At our production site, Molochna Maysternya the sales volume since the beginning of the war fell five times. However, this did not stop the production. We have made a corporate decision to take all milk from suppliers and work in full gear. Some of the products were sent to charities and to support the armed forces.

• Mastering the role of a cheesemonger

For many industries, both large and craft, sales to stores and retail chains are currently limited. Cheese makers and production workers are now mastering the role of cheese making and are going out to sell cheese where possible: in markets, in homemade kiosks, or in cities directly from cars. For example, the workers of Molochna Maysternya have started in a new role as cheese sellers at the market in Uman in the Cherkasy region in central Ukraine. The Dooobra Ferma artisan cheese manufacturer has now resumed direct sales in its region.

• Changing supply regions

Deliveries of products decreased significantly to the East, South, and center of Ukraine. There is a growing need to focus on the West of the country, where there are many internally displaced persons.

• Changing customer needs

People fled their homes, leaving everything behind. Most people who moved from the war zone to quieter areas were left penniless and lost their jobs. This has had a strong impact, with a reduction of purchasing power and the redistribution for consumers, with the need to buy cheaper goods and basic necessities.

Many productions froze aged cheeses in their warehouses, began to alter their production processes and began working with fresh cheeses and sour-milk products. Those companies that are able to work continue to work. Some of the products go to the military forces.

For example, the Jersey artisan cheese producer stopped selling aged cheeses and rebuilt to produce more relevant products for today — fresh cheeses and dairy products.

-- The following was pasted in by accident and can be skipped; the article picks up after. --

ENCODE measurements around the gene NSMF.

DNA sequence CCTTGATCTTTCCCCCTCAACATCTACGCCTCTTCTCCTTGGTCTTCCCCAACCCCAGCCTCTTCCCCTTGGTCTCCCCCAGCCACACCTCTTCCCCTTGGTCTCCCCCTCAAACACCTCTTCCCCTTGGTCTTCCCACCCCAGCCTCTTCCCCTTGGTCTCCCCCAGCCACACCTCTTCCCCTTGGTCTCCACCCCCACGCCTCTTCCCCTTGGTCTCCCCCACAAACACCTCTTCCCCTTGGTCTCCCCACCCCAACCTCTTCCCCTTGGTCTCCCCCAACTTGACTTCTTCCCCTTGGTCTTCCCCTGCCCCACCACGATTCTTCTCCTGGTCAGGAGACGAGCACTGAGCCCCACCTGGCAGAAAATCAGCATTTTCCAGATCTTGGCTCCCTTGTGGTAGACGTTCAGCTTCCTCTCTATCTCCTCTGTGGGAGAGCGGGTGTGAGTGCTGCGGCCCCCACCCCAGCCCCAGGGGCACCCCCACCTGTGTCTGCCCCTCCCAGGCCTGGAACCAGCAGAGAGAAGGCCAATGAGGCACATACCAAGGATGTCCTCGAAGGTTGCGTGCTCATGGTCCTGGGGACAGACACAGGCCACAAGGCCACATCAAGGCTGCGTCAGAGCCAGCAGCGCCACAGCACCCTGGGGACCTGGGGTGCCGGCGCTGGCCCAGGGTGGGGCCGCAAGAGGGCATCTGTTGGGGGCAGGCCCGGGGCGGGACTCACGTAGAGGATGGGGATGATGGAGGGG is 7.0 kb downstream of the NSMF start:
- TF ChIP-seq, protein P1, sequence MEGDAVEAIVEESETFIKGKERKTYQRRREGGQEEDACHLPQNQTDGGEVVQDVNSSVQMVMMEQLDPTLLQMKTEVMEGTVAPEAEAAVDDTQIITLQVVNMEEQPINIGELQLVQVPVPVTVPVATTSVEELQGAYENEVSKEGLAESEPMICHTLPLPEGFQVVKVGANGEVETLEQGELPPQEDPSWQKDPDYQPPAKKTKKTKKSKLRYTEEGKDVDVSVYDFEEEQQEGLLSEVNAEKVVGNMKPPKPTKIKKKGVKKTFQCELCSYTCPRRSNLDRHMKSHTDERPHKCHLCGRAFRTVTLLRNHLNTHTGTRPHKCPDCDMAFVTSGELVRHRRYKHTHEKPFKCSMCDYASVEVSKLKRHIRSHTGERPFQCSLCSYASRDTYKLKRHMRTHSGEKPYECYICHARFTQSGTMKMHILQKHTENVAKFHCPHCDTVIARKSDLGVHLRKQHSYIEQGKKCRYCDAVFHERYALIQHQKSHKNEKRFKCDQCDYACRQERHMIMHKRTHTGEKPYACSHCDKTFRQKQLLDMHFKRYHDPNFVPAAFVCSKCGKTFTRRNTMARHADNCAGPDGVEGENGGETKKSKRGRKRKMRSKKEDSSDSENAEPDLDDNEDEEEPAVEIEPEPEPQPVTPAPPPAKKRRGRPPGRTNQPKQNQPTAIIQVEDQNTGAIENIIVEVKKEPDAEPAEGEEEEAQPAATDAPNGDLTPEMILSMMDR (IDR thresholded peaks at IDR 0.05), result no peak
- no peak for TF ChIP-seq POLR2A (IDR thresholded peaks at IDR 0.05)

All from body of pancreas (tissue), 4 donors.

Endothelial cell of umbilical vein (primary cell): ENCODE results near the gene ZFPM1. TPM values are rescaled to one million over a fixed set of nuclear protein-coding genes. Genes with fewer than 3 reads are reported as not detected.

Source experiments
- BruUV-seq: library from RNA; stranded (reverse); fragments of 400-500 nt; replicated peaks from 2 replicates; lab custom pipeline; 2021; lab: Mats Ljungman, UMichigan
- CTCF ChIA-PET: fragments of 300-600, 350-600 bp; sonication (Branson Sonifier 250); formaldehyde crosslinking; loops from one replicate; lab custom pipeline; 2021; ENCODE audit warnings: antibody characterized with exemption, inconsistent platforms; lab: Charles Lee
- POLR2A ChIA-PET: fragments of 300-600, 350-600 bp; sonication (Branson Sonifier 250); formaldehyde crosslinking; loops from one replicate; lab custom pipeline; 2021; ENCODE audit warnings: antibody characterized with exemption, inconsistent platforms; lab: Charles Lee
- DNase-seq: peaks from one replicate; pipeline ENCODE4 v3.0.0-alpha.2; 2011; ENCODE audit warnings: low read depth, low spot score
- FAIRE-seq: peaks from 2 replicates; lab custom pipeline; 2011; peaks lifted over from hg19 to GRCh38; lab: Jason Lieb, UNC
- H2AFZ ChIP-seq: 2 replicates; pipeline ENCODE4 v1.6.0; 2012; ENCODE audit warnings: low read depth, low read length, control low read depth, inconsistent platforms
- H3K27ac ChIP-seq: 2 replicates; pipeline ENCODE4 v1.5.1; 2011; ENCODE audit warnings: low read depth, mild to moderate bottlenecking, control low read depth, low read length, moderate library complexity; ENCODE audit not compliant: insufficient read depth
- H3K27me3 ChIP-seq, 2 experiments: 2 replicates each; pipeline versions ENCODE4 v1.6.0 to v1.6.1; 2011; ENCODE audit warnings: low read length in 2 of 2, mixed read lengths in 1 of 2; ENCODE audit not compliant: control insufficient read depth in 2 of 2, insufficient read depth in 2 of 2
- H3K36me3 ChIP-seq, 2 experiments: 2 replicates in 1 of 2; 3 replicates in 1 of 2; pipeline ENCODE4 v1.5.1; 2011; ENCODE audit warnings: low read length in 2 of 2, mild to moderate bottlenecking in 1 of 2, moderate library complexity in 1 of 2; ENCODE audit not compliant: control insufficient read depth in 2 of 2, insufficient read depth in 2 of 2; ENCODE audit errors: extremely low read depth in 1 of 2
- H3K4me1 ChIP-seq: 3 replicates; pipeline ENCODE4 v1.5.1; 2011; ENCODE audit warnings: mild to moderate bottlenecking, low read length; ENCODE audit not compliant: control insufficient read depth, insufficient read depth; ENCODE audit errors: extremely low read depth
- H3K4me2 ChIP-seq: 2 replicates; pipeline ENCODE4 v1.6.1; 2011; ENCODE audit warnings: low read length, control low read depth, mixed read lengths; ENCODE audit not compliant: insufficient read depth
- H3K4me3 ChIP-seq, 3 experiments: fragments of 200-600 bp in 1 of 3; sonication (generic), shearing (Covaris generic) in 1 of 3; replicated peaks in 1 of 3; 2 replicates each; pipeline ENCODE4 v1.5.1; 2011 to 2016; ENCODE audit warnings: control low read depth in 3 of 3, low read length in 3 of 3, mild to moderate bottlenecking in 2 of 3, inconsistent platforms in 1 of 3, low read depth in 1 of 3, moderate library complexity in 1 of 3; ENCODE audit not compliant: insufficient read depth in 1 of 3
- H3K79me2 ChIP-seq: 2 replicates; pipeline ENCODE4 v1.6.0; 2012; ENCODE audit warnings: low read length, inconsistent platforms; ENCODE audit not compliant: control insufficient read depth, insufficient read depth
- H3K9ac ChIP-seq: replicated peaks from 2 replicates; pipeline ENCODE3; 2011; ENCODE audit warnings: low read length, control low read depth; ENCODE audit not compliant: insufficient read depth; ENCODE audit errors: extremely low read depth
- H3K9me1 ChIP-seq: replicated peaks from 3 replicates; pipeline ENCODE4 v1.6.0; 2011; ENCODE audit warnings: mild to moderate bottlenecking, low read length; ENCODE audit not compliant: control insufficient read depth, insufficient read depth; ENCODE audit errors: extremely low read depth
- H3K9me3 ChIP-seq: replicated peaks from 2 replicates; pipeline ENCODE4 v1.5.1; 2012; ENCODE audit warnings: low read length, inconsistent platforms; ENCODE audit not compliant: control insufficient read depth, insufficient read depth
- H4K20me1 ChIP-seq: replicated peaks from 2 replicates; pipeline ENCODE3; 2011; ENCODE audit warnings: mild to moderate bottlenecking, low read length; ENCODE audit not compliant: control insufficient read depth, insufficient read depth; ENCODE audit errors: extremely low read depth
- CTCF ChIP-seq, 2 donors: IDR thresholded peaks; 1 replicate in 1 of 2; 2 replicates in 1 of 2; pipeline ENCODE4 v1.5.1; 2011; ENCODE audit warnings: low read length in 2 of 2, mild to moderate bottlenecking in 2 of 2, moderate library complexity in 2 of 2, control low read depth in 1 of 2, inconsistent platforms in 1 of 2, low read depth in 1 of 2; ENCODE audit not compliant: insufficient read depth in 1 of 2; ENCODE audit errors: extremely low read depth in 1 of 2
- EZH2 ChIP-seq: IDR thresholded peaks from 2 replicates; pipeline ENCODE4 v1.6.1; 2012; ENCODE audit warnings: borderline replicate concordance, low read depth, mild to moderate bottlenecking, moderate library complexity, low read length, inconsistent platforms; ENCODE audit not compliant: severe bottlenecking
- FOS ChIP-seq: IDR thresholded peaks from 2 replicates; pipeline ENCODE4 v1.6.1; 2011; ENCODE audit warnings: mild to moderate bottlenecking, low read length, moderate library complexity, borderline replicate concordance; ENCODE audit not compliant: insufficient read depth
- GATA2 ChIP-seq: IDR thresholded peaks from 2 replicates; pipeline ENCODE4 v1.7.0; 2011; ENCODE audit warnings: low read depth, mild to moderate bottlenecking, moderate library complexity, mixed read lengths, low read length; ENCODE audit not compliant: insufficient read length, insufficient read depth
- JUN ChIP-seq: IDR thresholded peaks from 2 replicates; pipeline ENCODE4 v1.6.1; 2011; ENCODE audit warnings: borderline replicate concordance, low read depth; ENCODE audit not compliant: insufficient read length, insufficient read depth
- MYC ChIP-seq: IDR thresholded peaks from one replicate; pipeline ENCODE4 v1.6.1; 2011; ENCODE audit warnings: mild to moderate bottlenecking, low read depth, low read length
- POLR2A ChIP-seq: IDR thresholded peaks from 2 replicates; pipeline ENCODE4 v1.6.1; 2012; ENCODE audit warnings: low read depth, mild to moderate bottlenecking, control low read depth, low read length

The situation is slowly recovering, but logistics and consumer capacity are still weak. According to official data, about five million people have left Ukraine, so right now, we can’t even imagine when the industry will return to normal.

• Outflow of labour

With the start of the war, many women and children had to evacuate and go abroad. Men of the conscription age were also recruited to the Armed Forces. This is some cases has led to an increase in the burden on the remaining employees and the need to find and hire new ones.

• The problem with animal husbandry

Some territories are or were in occupied zones or zones of hostilities. The enemy destroys animals, agricultural machinery, and storages of combustible materials. This disrupts sowing and ploughing, with a risk of food shortages. Many people fleeing the war zone are releasing cattle onto the streets. In addition, some farms were brutally destroyed.

Positive moments and prospects

Despite the difficult situation, cheese makers are actively providing assistance to the defence, migrants and the armed forces in their regions. The farmers who faced the problem of selling milk in the first weeks of the war travelled to villages and towns and distributed milk to people in need.

Now we are currently working on resuming and stabilising Ukraine’s cheese industry: establishing a joint distribution partnership, involving the global cheese community in the needs of Ukrainian cheese makers, communicating with cheese schools about training opportunities, communicating with WCA, and planning to develop a charity project to help Ukrainian cheese makers.